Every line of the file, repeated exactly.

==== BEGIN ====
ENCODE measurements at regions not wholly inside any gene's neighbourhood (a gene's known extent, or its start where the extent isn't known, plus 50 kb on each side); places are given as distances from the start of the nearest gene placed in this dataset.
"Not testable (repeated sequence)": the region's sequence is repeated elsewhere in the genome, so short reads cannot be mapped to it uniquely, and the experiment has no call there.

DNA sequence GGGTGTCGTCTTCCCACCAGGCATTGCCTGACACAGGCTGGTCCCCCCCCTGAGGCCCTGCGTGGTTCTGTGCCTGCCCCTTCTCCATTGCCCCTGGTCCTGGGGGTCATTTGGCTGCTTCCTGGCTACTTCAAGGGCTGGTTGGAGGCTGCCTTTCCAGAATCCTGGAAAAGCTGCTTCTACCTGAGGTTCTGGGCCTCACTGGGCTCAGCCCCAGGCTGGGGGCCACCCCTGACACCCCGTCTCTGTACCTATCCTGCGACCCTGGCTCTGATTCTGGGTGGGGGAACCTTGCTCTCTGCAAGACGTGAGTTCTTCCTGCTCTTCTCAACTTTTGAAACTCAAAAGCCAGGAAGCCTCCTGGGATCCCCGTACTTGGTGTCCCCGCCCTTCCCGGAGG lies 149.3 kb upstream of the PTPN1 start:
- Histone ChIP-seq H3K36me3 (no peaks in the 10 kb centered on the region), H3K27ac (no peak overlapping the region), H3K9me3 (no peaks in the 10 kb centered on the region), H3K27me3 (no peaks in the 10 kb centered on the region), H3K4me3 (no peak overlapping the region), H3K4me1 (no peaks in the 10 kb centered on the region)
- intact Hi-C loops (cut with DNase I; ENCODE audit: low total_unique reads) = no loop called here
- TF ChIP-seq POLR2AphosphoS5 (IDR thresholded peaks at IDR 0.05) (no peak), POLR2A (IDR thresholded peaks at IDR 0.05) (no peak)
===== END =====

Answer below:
ENCODE measurements at regions not wholly inside any gene's neighbourhood (a gene's known extent, or its start where the extent isn't known, plus 50 kb on each side); places are given as distances from the start of the nearest gene placed in this dataset.
"Not testable (repeated sequence)": the region's sequence is repeated elsewhere in the genome, so short reads cannot be mapped to it uniquely, and the experiment has no call there.

DNA sequence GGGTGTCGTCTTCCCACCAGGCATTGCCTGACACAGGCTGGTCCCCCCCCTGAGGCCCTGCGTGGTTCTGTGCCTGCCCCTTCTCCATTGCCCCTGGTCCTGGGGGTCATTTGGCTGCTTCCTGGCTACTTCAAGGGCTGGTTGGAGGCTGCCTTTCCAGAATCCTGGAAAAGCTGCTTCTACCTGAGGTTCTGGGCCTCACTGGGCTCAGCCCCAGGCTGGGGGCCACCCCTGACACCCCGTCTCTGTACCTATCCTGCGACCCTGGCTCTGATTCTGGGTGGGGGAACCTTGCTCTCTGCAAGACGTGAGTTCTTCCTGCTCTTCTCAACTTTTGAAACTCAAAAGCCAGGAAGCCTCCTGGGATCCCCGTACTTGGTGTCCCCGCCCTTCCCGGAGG lies 149.3 kb upstream of the PTPN1 start:
- Histone ChIP-seq H3K36me3 (no peaks in the 10 kb centered on the region), H3K27ac (no peak overlapping the region), H3K9me3 (no peaks in the 10 kb centered on the region), H3K27me3 (no peaks in the 10 kb centered on the region), H3K4me3 (no peak overlapping the region), H3K4me1 (no peaks in the 10 kb centered on the region)
- intact Hi-C loops (cut with DNase I; ENCODE audit: low total_unique reads) = no loop called here
- TF ChIP-seq POLR2AphosphoS5 (IDR thresholded peaks at IDR 0.05) (no peak), POLR2A (IDR thresholded peaks at IDR 0.05) (no peak)